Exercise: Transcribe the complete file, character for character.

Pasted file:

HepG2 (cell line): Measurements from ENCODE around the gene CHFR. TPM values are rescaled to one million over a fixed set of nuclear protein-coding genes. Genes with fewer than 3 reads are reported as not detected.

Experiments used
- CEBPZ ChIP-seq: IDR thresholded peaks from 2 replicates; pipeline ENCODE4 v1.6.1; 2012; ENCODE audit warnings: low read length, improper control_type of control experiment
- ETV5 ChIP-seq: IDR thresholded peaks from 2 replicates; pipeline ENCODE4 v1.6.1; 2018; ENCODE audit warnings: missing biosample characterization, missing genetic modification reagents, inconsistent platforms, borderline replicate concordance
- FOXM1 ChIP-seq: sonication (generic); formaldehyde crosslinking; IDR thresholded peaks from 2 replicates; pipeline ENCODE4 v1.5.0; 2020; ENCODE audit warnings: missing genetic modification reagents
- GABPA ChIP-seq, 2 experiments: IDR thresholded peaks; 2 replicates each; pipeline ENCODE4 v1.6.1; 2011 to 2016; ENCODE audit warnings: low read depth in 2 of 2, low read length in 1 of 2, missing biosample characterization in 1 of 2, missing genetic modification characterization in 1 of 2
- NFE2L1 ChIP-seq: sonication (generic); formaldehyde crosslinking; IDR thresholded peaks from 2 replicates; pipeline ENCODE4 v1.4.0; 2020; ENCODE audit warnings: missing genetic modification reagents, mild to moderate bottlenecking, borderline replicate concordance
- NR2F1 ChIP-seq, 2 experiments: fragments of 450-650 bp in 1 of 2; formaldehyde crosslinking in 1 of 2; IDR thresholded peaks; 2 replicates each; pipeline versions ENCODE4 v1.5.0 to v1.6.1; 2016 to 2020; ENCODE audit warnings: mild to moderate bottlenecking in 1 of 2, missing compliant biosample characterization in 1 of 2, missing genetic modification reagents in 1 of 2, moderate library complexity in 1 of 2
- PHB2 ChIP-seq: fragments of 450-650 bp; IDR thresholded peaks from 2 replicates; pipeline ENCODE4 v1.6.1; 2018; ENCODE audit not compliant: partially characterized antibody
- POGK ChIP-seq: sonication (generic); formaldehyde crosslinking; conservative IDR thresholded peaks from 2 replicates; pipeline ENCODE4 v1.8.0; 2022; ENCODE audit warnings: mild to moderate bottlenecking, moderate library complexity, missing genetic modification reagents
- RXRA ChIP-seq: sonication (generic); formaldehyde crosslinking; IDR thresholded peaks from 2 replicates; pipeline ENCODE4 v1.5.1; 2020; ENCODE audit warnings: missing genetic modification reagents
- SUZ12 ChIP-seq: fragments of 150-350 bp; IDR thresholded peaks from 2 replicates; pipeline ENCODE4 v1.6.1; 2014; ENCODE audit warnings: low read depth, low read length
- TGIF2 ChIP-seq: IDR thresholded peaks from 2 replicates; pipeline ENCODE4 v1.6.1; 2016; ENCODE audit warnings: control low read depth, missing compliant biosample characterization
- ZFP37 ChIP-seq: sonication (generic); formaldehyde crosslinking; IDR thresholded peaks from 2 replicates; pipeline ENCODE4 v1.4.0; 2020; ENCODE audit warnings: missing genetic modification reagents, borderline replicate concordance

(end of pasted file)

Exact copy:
HepG2 (cell line): Measurements from ENCODE around the gene CHFR. TPM values are rescaled to one million over a fixed set of nuclear protein-coding genes. Genes with fewer than 3 reads are reported as not detected.

Experiments used
- CEBPZ ChIP-seq: IDR thresholded peaks from 2 replicates; pipeline ENCODE4 v1.6.1; 2012; ENCODE audit warnings: low read length, improper control_type of control experiment
- ETV5 ChIP-seq: IDR thresholded peaks from 2 replicates; pipeline ENCODE4 v1.6.1; 2018; ENCODE audit warnings: missing biosample characterization, missing genetic modification reagents, inconsistent platforms, borderline replicate concordance
- FOXM1 ChIP-seq: sonication (generic); formaldehyde crosslinking; IDR thresholded peaks from 2 replicates; pipeline ENCODE4 v1.5.0; 2020; ENCODE audit warnings: missing genetic modification reagents
- GABPA ChIP-seq, 2 experiments: IDR thresholded peaks; 2 replicates each; pipeline ENCODE4 v1.6.1; 2011 to 2016; ENCODE audit warnings: low read depth in 2 of 2, low read length in 1 of 2, missing biosample characterization in 1 of 2, missing genetic modification characterization in 1 of 2
- NFE2L1 ChIP-seq: sonication (generic); formaldehyde crosslinking; IDR thresholded peaks from 2 replicates; pipeline ENCODE4 v1.4.0; 2020; ENCODE audit warnings: missing genetic modification reagents, mild to moderate bottlenecking, borderline replicate concordance
- NR2F1 ChIP-seq, 2 experiments: fragments of 450-650 bp in 1 of 2; formaldehyde crosslinking in 1 of 2; IDR thresholded peaks; 2 replicates each; pipeline versions ENCODE4 v1.5.0 to v1.6.1; 2016 to 2020; ENCODE audit warnings: mild to moderate bottlenecking in 1 of 2, missing compliant biosample characterization in 1 of 2, missing genetic modification reagents in 1 of 2, moderate library complexity in 1 of 2
- PHB2 ChIP-seq: fragments of 450-650 bp; IDR thresholded peaks from 2 replicates; pipeline ENCODE4 v1.6.1; 2018; ENCODE audit not compliant: partially characterized antibody
- POGK ChIP-seq: sonication (generic); formaldehyde crosslinking; conservative IDR thresholded peaks from 2 replicates; pipeline ENCODE4 v1.8.0; 2022; ENCODE audit warnings: mild to moderate bottlenecking, moderate library complexity, missing genetic modification reagents
- RXRA ChIP-seq: sonication (generic); formaldehyde crosslinking; IDR thresholded peaks from 2 replicates; pipeline ENCODE4 v1.5.1; 2020; ENCODE audit warnings: missing genetic modification reagents
- SUZ12 ChIP-seq: fragments of 150-350 bp; IDR thresholded peaks from 2 replicates; pipeline ENCODE4 v1.6.1; 2014; ENCODE audit warnings: low read depth, low read length
- TGIF2 ChIP-seq: IDR thresholded peaks from 2 replicates; pipeline ENCODE4 v1.6.1; 2016; ENCODE audit warnings: control low read depth, missing compliant biosample characterization
- ZFP37 ChIP-seq: sonication (generic); formaldehyde crosslinking; IDR thresholded peaks from 2 replicates; pipeline ENCODE4 v1.4.0; 2020; ENCODE audit warnings: missing genetic modification reagents, borderline replicate concordance